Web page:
In order to get the car to stop and turn like a Pro-Touring car should, Garth called up UMI Performance. They sent him their very first set of second generation tubular Camaro arms for the front end. These arms have revised geometry that helps keep the tires planted to the ground in all driving conditions.
A set of Viking Performance dual adjustable coil-overs were added that helped to lower the car and improve the handling. With the twist of the knob, Garth can change the shocks to ride like a Cadillac or stiffen them up for racing. To finish off the front suspension, a complete Pro-Forged steering linkage kit was installed that made the front end tight with no slop whatsoever.
The rearend of the car was treated to a set of Viking Performance dual adjustable shocks and lowering blocks to get the rearend down to get the right stance. To make the car stop on a dime, a four wheel disc brake set up from Stainless Steel Brake Corporation was installed.
The last installation to take place was to ditch the old 15-inch wheels and get a set of shoes that would really compliment the looks of the car. Enlisting the help from Forged Union, he ordered up a set of their Laguna wheels to stuff the wheel wells.
Hammonds had the wheels powder coated with gloss black hoops and flat black spokes to match the trim on the rest of the car. The wheels were wrapped in a set of sticky Continental Tires to finish off the suspension set up.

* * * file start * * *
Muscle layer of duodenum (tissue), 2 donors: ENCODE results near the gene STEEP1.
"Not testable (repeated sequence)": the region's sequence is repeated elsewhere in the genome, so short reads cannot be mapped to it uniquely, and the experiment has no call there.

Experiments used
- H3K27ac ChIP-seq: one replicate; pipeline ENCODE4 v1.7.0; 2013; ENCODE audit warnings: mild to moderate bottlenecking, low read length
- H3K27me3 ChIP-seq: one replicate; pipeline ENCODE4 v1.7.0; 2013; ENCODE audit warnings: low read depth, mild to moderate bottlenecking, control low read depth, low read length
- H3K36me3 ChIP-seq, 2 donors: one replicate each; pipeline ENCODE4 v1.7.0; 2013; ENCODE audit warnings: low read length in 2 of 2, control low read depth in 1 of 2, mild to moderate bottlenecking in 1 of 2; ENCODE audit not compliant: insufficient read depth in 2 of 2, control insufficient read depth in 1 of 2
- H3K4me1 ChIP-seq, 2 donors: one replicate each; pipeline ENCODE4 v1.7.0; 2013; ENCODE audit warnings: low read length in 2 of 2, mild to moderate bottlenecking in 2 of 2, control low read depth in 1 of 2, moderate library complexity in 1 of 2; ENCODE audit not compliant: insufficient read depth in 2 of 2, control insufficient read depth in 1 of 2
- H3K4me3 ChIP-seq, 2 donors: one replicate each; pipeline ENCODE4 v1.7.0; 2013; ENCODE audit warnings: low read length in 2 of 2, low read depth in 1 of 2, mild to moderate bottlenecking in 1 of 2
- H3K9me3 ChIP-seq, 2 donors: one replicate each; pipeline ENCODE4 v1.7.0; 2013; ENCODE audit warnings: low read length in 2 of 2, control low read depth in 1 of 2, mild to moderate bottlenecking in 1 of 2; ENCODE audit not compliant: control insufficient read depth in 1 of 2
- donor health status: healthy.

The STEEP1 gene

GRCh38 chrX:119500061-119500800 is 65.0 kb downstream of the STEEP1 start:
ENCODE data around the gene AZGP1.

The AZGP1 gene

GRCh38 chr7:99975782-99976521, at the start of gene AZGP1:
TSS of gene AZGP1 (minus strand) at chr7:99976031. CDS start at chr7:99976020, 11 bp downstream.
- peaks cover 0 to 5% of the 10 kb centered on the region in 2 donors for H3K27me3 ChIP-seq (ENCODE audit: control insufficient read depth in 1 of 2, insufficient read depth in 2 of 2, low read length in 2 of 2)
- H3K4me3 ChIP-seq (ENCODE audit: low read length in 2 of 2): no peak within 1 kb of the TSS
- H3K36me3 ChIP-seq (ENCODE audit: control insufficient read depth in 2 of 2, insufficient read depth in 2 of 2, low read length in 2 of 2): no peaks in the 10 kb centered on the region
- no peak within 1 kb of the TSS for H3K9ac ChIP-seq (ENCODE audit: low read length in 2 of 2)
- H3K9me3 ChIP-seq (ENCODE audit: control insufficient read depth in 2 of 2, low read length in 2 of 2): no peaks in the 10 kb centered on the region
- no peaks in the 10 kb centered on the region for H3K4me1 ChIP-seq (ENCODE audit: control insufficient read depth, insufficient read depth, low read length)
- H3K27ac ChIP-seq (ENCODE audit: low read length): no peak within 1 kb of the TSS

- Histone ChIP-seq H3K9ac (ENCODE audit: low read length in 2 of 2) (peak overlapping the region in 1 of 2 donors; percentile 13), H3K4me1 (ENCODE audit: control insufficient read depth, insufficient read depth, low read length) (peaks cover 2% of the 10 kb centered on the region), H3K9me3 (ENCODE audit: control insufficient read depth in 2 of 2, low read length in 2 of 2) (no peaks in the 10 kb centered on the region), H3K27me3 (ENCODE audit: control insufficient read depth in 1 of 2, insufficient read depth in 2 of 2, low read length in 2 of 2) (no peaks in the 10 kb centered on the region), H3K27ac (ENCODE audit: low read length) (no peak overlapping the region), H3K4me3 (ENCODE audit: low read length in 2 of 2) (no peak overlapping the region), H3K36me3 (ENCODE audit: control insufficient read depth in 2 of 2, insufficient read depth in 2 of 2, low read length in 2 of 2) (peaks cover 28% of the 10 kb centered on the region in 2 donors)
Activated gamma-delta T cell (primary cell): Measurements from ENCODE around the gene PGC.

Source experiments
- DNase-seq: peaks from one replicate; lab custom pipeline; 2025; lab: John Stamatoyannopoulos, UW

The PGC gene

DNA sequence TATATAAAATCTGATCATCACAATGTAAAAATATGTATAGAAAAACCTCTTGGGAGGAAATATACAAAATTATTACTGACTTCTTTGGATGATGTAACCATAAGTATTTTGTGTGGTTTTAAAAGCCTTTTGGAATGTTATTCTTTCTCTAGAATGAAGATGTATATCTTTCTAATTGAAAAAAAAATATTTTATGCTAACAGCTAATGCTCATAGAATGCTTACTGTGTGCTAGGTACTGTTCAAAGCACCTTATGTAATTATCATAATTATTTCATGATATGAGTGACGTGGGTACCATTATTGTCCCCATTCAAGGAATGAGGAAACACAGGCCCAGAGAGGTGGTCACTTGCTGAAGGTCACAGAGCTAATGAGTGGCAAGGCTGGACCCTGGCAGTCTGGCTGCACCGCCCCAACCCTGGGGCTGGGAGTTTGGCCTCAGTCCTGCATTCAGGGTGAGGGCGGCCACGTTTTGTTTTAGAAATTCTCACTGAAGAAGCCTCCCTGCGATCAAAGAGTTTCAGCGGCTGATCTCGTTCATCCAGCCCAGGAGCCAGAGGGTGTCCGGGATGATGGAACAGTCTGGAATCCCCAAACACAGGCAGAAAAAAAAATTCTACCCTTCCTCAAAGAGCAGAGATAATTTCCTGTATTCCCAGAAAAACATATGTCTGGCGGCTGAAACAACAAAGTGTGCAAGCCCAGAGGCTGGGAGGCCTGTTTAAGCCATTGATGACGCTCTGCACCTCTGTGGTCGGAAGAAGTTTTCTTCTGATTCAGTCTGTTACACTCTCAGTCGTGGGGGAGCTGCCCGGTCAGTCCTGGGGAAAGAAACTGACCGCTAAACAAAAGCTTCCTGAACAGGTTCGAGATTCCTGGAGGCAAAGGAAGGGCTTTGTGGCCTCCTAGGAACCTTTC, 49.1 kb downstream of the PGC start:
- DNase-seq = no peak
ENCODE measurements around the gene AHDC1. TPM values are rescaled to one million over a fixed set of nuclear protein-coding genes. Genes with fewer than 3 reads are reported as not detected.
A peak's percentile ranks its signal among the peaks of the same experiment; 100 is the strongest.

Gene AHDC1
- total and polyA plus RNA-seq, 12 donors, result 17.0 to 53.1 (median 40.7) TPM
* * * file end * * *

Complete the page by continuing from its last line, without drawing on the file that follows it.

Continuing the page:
Not An LS
Under the hood the car still sports a basic 305 cubic inch small-block. “I ran out of time and money before SEMA,” laughed Hammonds.
“The last upgrade for me to do with the car is swap in a modern LS motor,” continued Hammonds. While the 305 hasn’t always been a crowd favorite, Garth added a K&N air filter, D.U.I. Ignition, Taylor plug wires, and a set of Doug Thorley Headers coupled to a complete Flowmaster American Thunder exhaust kit to help the motor squeeze a few more horses out. In order to keep the motor running cool in the Southern California heat and traffic, a Champion radiator was installed along with a set of Perma-Cool fans.